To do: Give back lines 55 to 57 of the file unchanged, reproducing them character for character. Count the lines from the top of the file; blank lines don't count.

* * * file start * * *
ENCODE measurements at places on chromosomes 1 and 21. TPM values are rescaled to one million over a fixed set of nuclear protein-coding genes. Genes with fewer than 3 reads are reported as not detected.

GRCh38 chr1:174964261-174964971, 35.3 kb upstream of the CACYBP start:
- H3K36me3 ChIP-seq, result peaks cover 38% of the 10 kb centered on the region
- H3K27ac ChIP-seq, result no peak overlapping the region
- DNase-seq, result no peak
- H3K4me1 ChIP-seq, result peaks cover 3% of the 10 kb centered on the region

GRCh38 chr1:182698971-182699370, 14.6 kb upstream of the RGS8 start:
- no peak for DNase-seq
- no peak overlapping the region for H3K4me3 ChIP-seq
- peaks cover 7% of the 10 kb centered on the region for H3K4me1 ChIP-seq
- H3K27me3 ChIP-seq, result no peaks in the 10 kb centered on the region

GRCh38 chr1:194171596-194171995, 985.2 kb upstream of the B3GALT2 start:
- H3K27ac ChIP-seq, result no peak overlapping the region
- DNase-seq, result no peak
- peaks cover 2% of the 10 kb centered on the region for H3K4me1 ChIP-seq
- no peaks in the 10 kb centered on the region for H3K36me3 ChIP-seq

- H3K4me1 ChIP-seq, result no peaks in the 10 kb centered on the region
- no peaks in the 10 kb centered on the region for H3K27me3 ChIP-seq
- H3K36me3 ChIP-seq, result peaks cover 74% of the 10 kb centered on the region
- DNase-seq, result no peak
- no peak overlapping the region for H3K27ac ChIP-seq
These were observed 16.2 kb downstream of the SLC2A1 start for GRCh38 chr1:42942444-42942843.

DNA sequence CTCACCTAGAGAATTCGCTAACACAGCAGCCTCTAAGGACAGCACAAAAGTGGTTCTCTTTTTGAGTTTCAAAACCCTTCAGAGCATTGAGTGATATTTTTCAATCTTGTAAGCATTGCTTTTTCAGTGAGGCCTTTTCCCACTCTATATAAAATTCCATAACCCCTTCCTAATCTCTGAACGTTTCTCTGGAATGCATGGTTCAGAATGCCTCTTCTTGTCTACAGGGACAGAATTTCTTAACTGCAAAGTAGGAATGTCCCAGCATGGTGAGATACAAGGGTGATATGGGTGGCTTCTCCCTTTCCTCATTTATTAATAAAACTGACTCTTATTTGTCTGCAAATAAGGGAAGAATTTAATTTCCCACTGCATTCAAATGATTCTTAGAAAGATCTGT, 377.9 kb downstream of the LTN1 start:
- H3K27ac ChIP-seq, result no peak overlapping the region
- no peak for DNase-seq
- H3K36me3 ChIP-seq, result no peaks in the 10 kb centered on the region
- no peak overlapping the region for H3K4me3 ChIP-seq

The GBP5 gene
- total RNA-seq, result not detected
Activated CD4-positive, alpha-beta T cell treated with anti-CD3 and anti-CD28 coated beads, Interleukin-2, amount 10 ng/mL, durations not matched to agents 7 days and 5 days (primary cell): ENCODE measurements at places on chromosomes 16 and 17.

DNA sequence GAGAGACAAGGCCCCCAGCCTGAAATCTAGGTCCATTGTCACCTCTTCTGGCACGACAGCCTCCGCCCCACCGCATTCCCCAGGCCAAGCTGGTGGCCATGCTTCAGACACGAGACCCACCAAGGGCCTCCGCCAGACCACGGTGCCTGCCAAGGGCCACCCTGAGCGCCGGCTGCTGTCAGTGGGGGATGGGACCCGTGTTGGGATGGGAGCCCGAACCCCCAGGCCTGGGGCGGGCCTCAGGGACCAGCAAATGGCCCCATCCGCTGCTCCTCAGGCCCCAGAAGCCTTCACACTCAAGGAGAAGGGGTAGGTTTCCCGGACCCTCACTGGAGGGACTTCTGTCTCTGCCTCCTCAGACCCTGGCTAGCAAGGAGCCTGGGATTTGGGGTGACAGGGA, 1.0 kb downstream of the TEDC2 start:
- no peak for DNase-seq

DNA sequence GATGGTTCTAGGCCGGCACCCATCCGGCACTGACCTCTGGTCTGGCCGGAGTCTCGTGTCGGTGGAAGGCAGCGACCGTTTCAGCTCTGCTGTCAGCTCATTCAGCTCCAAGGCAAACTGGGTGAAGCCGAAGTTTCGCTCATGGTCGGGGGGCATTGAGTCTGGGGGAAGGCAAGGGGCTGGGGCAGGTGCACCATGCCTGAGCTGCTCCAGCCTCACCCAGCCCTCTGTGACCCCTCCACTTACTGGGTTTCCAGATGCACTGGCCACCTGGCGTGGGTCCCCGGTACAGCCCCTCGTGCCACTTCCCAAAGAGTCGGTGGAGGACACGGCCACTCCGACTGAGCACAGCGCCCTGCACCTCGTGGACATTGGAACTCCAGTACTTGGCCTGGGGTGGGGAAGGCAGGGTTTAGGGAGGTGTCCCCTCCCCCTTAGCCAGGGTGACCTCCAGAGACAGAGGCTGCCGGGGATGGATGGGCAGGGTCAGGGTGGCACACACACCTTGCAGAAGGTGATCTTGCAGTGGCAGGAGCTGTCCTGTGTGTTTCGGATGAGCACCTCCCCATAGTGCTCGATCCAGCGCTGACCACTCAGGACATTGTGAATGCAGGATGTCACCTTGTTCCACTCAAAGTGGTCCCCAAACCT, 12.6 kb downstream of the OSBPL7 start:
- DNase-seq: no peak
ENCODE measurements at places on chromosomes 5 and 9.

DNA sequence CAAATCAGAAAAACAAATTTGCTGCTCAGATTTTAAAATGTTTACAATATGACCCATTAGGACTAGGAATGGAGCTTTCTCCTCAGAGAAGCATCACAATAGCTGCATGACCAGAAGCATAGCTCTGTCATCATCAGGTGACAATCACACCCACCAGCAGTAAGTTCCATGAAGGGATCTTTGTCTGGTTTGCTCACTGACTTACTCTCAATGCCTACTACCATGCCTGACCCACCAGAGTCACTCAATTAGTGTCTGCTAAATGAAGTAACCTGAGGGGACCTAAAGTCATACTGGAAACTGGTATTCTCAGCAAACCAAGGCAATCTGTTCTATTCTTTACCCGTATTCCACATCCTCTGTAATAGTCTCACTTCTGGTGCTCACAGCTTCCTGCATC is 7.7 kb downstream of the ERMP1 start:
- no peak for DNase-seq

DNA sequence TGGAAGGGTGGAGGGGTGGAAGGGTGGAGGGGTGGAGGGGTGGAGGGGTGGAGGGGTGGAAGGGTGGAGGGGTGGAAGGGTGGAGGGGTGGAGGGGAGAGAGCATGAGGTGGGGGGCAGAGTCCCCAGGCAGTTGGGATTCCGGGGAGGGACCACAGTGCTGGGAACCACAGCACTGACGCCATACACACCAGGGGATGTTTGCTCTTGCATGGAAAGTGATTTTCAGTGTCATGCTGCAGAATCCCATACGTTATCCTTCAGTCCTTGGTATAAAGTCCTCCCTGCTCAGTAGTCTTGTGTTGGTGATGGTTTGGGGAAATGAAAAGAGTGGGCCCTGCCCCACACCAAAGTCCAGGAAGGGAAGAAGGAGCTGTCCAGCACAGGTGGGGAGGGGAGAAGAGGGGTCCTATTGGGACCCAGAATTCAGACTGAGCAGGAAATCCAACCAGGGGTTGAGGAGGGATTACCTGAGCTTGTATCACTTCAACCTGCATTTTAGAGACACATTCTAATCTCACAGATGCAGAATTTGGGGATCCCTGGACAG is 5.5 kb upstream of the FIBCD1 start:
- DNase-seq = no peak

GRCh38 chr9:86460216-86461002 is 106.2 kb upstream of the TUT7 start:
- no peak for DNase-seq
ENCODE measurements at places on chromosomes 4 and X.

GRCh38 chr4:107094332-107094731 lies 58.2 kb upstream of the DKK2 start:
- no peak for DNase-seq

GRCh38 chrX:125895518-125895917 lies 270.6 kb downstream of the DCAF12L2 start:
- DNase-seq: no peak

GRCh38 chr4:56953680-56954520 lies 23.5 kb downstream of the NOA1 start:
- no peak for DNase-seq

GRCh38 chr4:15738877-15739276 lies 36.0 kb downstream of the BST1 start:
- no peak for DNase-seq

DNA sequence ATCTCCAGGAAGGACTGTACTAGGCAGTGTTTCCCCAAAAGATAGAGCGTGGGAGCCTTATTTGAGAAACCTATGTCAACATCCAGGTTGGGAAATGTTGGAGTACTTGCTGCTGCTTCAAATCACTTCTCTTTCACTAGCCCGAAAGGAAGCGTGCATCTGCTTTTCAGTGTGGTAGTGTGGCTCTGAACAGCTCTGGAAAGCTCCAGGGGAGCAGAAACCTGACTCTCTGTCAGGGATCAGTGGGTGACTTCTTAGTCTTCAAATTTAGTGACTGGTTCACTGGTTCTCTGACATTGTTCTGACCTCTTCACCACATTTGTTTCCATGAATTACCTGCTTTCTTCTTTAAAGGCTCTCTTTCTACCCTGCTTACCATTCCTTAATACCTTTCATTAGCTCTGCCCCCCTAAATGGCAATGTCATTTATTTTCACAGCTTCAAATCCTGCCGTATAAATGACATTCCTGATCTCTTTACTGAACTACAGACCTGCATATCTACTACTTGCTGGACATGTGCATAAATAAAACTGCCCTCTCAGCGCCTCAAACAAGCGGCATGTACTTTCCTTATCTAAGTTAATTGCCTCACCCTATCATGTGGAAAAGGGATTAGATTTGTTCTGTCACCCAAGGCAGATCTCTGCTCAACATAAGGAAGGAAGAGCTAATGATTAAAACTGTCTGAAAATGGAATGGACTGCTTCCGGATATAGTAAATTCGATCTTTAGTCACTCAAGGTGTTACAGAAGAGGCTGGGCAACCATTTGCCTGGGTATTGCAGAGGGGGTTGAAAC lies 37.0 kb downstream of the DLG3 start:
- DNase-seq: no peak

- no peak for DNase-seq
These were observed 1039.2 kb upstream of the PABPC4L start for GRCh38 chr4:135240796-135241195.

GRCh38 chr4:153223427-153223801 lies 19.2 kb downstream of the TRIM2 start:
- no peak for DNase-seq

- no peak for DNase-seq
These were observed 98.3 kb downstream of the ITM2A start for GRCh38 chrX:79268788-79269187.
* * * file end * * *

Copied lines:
GRCh38 chr4:153223427-153223801 lies 19.2 kb downstream of the TRIM2 start:
- no peak for DNase-seq

- no peak for DNase-seq